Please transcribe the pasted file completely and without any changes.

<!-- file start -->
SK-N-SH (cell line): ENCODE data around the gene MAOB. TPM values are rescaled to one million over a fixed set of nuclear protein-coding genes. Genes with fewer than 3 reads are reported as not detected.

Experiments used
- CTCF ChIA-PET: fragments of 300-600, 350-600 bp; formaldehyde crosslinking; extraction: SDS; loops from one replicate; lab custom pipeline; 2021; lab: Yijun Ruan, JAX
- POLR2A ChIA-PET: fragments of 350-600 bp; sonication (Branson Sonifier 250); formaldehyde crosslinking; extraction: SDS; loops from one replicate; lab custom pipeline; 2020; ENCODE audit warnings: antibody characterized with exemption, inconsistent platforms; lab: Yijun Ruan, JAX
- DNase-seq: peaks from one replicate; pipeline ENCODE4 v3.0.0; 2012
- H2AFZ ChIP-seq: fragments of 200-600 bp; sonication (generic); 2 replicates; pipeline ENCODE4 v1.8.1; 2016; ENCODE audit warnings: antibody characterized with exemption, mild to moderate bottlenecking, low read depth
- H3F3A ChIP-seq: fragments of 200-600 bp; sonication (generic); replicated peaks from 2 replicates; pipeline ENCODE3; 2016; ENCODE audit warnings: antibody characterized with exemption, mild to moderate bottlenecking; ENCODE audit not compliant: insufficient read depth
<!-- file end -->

SK-N-SH (cell line): ENCODE data around the gene MAOB. TPM values are rescaled to one million over a fixed set of nuclear protein-coding genes. Genes with fewer than 3 reads are reported as not detected.

Experiments used
- CTCF ChIA-PET: fragments of 300-600, 350-600 bp; formaldehyde crosslinking; extraction: SDS; loops from one replicate; lab custom pipeline; 2021; lab: Yijun Ruan, JAX
- POLR2A ChIA-PET: fragments of 350-600 bp; sonication (Branson Sonifier 250); formaldehyde crosslinking; extraction: SDS; loops from one replicate; lab custom pipeline; 2020; ENCODE audit warnings: antibody characterized with exemption, inconsistent platforms; lab: Yijun Ruan, JAX
- DNase-seq: peaks from one replicate; pipeline ENCODE4 v3.0.0; 2012
- H2AFZ ChIP-seq: fragments of 200-600 bp; sonication (generic); 2 replicates; pipeline ENCODE4 v1.8.1; 2016; ENCODE audit warnings: antibody characterized with exemption, mild to moderate bottlenecking, low read depth
- H3F3A ChIP-seq: fragments of 200-600 bp; sonication (generic); replicated peaks from 2 replicates; pipeline ENCODE3; 2016; ENCODE audit warnings: antibody characterized with exemption, mild to moderate bottlenecking; ENCODE audit not compliant: insufficient read depth